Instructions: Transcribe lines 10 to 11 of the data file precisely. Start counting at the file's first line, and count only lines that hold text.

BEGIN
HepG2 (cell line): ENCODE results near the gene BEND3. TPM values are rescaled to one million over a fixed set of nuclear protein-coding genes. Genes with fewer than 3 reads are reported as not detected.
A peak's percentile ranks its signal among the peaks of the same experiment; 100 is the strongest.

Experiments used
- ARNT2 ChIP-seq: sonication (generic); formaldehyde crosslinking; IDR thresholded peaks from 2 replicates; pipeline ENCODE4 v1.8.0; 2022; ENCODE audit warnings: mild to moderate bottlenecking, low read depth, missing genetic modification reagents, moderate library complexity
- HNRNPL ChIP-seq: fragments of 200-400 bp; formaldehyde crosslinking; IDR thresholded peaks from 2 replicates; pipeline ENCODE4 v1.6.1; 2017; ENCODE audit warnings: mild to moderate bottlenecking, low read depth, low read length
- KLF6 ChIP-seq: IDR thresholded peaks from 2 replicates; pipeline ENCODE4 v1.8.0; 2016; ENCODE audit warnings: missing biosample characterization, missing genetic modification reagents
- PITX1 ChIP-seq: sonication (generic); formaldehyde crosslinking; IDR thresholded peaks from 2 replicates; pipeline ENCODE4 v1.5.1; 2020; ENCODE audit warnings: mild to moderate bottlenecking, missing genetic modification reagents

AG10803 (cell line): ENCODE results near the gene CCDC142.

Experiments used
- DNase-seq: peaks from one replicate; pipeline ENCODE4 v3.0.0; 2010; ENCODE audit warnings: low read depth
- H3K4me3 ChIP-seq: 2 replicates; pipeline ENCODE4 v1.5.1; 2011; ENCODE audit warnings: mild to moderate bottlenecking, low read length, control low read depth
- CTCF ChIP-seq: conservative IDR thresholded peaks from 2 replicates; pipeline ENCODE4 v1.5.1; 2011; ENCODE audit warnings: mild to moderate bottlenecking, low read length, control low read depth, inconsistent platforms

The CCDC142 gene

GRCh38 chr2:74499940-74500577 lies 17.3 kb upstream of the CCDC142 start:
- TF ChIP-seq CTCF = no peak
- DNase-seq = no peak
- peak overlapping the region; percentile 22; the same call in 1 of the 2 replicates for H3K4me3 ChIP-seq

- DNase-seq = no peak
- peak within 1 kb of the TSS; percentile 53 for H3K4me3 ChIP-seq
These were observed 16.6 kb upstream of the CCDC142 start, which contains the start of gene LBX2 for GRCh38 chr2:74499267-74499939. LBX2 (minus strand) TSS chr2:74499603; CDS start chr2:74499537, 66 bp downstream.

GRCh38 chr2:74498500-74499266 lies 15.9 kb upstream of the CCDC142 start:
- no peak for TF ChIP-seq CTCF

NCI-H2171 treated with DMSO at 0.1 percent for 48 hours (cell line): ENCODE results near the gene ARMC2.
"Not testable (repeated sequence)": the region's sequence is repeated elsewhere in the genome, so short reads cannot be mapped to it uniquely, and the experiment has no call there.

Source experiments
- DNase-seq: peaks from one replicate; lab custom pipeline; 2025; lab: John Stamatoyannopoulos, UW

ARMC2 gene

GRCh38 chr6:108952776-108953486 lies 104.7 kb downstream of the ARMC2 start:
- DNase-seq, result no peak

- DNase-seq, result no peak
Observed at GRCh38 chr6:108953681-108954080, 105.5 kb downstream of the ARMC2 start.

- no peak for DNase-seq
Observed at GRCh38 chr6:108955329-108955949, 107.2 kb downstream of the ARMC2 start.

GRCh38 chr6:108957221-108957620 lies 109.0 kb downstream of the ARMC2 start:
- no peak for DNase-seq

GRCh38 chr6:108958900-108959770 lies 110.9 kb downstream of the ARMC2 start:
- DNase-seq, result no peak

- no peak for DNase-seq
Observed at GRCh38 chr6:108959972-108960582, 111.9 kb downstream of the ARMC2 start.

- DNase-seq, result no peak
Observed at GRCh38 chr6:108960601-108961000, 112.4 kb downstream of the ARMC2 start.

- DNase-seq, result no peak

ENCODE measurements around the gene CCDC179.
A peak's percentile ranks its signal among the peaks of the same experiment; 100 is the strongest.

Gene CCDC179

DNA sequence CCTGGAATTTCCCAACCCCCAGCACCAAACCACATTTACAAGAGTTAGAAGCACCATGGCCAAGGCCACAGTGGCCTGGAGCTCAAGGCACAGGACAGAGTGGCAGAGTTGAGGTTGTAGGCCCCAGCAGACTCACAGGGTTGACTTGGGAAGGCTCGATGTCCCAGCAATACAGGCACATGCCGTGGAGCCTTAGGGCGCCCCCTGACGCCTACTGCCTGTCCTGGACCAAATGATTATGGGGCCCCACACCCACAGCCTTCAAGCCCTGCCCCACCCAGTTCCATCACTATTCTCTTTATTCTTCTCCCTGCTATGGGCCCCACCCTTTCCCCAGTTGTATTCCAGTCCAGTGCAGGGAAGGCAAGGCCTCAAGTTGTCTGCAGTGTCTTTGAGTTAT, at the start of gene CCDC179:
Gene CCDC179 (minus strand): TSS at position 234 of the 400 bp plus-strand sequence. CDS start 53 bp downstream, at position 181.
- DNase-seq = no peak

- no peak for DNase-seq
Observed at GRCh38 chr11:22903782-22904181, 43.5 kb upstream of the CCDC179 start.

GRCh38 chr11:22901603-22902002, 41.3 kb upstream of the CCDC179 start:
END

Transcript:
- DNase-seq: peaks from one replicate; pipeline ENCODE4 v3.0.0; 2010; ENCODE audit warnings: low read depth
- H3K4me3 ChIP-seq: 2 replicates; pipeline ENCODE4 v1.5.1; 2011; ENCODE audit warnings: mild to moderate bottlenecking, low read length, control low read depth